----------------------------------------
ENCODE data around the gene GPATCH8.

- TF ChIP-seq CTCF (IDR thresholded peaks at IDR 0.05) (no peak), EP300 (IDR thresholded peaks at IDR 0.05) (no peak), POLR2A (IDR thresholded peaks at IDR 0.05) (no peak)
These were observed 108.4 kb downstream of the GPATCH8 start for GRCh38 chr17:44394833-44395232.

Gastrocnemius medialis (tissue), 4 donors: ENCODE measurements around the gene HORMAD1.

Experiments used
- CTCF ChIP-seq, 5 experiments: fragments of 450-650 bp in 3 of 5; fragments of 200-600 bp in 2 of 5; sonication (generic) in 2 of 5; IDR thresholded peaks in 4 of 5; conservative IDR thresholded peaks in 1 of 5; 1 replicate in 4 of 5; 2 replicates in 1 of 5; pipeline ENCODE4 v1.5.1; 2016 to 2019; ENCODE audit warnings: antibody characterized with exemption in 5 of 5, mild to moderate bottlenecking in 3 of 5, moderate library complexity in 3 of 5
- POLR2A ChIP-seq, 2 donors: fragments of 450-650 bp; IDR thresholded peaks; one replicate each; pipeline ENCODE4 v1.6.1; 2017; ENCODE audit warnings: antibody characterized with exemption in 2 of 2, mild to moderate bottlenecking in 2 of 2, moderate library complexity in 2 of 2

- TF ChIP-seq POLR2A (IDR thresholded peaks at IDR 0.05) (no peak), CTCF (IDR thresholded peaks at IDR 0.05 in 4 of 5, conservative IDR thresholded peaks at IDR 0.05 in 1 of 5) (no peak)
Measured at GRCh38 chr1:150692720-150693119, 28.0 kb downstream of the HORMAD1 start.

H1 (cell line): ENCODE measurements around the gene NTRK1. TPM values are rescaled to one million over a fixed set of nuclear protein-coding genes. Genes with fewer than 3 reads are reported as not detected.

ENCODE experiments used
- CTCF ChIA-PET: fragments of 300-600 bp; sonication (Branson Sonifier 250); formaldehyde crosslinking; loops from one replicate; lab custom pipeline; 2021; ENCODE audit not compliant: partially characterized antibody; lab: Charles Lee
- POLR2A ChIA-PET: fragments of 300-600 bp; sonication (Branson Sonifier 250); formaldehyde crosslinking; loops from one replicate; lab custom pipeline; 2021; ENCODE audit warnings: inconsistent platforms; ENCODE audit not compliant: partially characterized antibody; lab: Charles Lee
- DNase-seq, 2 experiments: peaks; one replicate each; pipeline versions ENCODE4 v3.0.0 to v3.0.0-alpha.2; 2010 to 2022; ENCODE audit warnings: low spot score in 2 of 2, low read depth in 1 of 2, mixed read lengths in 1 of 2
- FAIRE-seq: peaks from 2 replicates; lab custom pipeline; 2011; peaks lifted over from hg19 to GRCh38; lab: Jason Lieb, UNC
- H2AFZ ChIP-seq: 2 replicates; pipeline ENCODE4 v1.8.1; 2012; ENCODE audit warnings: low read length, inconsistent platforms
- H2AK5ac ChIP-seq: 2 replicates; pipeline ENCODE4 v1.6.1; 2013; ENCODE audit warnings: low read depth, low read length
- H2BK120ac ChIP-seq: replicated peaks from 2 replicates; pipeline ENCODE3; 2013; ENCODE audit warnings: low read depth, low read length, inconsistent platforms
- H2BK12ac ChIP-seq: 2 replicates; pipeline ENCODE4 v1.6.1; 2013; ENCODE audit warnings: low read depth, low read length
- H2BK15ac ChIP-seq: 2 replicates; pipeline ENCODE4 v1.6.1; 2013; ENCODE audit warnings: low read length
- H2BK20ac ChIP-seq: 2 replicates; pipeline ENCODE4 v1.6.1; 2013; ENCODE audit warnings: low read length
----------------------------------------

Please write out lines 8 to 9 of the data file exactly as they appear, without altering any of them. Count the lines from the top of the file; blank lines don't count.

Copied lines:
- TF ChIP-seq POLR2A (IDR thresholded peaks at IDR 0.05) (no peak), CTCF (IDR thresholded peaks at IDR 0.05 in 4 of 5, conservative IDR thresholded peaks at IDR 0.05 in 1 of 5) (no peak)
Measured at GRCh38 chr1:150692720-150693119, 28.0 kb downstream of the HORMAD1 start.